Brainstorming is essential for writing excellent business documents. If you brainstorm properly, you will be able to quickly write whatever it is you need written. You will also be able to write well and on topic. One of the worse things about reading poor writing is lack of direction in the author. If you write wellI find this pre-writing phase forces me to be creative. It’s fun but also challenging. When faced with a blank page, I’m never sure how things are going to turn out. However, as we’ll see later, in this article when looking at short report writing, there is a standard model to follow.
First, when brainstorming, I sometimes use free association to let my mind mull over the subject. I often use free association when I’m running outdoors. I may even share ideas with my running partner. Afterwards, I’ll jot down the ideas that jumped to my mind.
Second, I may refer to a good book, article, or website related to the topic. Amazon books, especially the book reviews, and YouTube are great places to search using keywords. Of course, I take notes on what I’ve learned either the old-fashioned way - writing them down on paper - or typing them into a Google document. Be sure to note the source of the information if you need to cite it in the business document itself.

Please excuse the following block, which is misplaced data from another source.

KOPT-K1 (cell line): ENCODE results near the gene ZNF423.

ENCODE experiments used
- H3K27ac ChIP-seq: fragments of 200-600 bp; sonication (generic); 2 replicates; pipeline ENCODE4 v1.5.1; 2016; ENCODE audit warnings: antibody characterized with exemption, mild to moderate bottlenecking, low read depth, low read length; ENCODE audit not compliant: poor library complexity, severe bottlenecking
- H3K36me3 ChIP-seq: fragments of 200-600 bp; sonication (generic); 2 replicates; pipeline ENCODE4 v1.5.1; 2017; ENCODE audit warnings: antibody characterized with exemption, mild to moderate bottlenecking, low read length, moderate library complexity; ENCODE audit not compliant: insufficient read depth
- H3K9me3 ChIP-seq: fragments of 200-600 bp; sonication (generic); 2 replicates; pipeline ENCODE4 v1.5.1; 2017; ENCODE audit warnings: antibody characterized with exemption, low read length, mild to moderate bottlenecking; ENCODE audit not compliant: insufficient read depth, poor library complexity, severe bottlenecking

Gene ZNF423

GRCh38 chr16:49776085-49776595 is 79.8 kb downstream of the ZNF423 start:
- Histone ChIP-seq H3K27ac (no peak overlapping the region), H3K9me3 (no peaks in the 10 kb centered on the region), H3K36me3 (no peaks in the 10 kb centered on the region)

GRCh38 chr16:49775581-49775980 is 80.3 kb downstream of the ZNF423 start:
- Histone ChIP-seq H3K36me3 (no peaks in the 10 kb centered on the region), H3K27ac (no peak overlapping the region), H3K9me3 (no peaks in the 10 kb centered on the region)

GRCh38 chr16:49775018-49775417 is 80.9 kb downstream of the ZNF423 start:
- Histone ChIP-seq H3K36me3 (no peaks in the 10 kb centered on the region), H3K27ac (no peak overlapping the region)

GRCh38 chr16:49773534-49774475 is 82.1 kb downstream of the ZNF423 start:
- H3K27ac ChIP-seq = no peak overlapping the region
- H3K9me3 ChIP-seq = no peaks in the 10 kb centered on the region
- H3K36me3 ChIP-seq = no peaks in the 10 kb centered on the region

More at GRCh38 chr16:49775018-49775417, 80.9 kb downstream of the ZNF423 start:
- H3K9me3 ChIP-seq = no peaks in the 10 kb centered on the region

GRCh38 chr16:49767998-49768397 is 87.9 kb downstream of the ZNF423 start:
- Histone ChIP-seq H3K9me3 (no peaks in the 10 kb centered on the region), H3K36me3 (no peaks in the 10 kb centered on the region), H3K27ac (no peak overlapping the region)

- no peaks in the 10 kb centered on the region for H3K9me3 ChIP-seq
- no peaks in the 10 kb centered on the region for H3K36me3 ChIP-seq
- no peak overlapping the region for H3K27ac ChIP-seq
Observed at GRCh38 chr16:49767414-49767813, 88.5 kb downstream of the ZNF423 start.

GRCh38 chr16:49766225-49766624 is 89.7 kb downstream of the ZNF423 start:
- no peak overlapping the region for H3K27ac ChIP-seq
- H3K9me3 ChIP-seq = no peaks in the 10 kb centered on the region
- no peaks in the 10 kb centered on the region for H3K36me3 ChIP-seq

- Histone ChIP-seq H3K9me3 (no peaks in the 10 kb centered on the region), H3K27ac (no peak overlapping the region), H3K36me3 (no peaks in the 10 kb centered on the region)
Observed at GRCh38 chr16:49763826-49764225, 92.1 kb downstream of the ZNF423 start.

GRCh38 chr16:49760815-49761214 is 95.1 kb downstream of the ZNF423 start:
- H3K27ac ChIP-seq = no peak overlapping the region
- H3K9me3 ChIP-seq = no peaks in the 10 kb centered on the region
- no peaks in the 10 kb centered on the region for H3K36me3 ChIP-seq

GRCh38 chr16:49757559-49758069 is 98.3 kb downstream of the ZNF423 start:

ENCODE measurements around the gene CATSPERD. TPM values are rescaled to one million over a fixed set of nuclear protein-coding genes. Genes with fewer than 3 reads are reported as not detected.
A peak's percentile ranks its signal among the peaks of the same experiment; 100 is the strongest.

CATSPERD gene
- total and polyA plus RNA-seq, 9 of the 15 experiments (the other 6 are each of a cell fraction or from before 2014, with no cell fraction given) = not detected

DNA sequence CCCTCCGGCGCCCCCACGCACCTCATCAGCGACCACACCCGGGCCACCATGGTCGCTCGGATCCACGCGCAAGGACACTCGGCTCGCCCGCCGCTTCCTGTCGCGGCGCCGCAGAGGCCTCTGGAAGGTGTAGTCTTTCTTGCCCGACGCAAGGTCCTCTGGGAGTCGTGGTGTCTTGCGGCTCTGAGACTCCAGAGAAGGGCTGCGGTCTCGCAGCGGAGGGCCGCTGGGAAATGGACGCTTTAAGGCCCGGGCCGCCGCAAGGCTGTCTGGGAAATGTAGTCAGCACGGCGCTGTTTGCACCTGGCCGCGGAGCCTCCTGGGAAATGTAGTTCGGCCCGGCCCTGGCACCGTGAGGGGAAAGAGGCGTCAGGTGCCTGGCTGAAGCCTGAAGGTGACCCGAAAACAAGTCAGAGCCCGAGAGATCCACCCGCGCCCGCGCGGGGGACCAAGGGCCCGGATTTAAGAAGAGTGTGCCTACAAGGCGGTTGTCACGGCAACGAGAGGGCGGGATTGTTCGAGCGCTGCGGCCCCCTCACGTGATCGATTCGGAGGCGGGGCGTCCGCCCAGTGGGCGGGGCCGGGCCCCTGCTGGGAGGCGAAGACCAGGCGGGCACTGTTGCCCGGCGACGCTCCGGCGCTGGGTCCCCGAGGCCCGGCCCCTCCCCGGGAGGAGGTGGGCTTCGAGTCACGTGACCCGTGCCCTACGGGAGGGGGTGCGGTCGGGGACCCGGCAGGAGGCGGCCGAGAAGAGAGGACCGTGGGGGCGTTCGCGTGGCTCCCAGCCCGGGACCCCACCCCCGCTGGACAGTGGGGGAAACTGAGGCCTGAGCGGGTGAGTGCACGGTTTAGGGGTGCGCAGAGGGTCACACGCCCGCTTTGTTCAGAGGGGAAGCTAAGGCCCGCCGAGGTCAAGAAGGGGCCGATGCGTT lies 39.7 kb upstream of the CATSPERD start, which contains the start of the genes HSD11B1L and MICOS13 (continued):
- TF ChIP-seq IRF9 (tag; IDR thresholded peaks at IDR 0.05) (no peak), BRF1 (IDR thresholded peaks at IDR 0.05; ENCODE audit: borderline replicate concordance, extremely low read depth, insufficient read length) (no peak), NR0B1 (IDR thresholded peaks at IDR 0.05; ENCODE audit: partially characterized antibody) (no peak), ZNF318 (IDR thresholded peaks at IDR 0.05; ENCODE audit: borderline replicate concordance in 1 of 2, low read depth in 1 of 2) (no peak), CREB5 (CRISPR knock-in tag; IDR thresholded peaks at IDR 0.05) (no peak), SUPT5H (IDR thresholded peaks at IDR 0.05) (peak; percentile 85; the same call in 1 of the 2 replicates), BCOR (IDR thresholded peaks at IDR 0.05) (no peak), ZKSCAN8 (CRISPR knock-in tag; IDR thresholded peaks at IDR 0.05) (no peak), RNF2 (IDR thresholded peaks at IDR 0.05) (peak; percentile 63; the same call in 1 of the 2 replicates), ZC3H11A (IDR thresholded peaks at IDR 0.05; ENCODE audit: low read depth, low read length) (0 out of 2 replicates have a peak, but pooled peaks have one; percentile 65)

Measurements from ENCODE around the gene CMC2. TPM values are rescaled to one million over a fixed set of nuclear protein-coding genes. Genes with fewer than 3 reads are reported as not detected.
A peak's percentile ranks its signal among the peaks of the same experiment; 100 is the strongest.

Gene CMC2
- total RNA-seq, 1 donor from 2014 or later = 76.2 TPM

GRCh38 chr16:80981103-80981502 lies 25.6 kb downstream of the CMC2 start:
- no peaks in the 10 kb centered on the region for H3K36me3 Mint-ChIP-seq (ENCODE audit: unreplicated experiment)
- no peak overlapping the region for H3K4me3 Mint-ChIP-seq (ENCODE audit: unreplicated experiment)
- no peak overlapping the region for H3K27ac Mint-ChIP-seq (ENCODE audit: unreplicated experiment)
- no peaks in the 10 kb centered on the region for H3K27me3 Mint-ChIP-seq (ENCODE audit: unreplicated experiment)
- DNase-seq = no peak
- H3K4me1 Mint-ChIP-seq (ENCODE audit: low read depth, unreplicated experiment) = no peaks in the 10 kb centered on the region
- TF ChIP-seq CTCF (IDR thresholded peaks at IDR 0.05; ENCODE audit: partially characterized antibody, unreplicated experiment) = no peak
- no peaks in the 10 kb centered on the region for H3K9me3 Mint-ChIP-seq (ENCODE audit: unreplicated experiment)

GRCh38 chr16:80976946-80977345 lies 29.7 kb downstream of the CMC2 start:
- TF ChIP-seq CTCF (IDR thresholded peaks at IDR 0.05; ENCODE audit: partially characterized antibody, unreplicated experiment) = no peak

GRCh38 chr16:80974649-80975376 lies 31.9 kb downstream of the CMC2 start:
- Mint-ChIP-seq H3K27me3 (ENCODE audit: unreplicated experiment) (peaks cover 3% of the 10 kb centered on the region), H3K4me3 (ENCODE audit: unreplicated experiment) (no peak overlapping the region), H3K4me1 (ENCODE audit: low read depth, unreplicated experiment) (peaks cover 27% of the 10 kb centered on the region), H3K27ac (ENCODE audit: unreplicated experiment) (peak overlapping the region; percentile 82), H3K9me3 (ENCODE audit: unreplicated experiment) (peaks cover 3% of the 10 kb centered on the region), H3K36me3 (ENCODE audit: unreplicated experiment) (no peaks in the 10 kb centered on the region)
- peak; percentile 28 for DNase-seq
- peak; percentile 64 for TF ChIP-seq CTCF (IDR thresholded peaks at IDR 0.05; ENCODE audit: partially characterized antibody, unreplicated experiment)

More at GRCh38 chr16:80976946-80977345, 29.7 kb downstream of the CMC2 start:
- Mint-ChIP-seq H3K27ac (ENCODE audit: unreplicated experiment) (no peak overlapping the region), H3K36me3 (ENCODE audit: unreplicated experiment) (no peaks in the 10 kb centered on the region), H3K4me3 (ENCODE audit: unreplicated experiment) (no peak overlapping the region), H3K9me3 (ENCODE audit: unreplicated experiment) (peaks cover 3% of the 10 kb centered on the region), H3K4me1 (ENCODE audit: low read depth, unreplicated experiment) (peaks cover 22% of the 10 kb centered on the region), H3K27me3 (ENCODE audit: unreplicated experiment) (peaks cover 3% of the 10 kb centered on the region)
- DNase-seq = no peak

Third, when brainstorming for ideas, use the technique of mind mapping. This is a visual way to generate, structure and classify words, ideas, tasks or whatever relates to your topic.
Fourth, I often use an idea list. I just write down ideas in any order as they come to me. On the other hand, if you want to be more systematic, you can focus on some of these points when planning a short business report:
- cause and effect relationships
- solutions to the problem
- processes involved
- possible comparisons
- how the subject matter can be divided
- advantages and disadvantages
- warnings, tips or guidelines
- financial issues
- social, legal or other consequences
- possible recommendations or conclusions.
Finally, you could ask yourself questions about the topic. You might use the common information-gathering technique called the 5Ws:
- Who is it about?
- What happened?
- When did it occur?
- Where did it happen?
- Why did it happen?
There are many other questions you can ask yourself. I hope this helped.
Let us know in the comments if you have any questions, comments, or screams of angst.